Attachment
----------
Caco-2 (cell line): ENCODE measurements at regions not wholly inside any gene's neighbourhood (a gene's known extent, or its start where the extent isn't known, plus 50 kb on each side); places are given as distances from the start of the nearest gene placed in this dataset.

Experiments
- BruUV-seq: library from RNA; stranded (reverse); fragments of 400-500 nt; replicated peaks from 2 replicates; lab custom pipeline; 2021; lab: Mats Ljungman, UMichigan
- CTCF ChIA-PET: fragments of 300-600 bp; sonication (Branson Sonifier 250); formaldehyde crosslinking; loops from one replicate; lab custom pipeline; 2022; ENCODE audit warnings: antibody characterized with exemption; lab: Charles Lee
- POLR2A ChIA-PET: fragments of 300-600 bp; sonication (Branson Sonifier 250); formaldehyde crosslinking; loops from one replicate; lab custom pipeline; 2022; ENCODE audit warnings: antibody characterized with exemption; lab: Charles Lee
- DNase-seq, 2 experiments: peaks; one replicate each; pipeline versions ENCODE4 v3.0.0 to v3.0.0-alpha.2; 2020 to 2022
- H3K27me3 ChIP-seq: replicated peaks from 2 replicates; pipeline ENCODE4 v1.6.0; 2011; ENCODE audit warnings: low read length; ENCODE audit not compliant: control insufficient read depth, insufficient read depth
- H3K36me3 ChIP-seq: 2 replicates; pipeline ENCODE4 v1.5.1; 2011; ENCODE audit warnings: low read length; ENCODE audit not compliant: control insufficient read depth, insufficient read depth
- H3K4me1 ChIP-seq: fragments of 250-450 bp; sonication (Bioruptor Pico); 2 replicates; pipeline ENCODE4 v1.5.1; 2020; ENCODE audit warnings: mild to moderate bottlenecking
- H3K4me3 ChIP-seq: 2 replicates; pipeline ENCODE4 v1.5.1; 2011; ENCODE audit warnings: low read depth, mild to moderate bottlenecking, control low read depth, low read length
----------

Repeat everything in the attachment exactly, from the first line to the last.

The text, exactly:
Caco-2 (cell line): ENCODE measurements at regions not wholly inside any gene's neighbourhood (a gene's known extent, or its start where the extent isn't known, plus 50 kb on each side); places are given as distances from the start of the nearest gene placed in this dataset.

Experiments
- BruUV-seq: library from RNA; stranded (reverse); fragments of 400-500 nt; replicated peaks from 2 replicates; lab custom pipeline; 2021; lab: Mats Ljungman, UMichigan
- CTCF ChIA-PET: fragments of 300-600 bp; sonication (Branson Sonifier 250); formaldehyde crosslinking; loops from one replicate; lab custom pipeline; 2022; ENCODE audit warnings: antibody characterized with exemption; lab: Charles Lee
- POLR2A ChIA-PET: fragments of 300-600 bp; sonication (Branson Sonifier 250); formaldehyde crosslinking; loops from one replicate; lab custom pipeline; 2022; ENCODE audit warnings: antibody characterized with exemption; lab: Charles Lee
- DNase-seq, 2 experiments: peaks; one replicate each; pipeline versions ENCODE4 v3.0.0 to v3.0.0-alpha.2; 2020 to 2022
- H3K27me3 ChIP-seq: replicated peaks from 2 replicates; pipeline ENCODE4 v1.6.0; 2011; ENCODE audit warnings: low read length; ENCODE audit not compliant: control insufficient read depth, insufficient read depth
- H3K36me3 ChIP-seq: 2 replicates; pipeline ENCODE4 v1.5.1; 2011; ENCODE audit warnings: low read length; ENCODE audit not compliant: control insufficient read depth, insufficient read depth
- H3K4me1 ChIP-seq: fragments of 250-450 bp; sonication (Bioruptor Pico); 2 replicates; pipeline ENCODE4 v1.5.1; 2020; ENCODE audit warnings: mild to moderate bottlenecking
- H3K4me3 ChIP-seq: 2 replicates; pipeline ENCODE4 v1.5.1; 2011; ENCODE audit warnings: low read depth, mild to moderate bottlenecking, control low read depth, low read length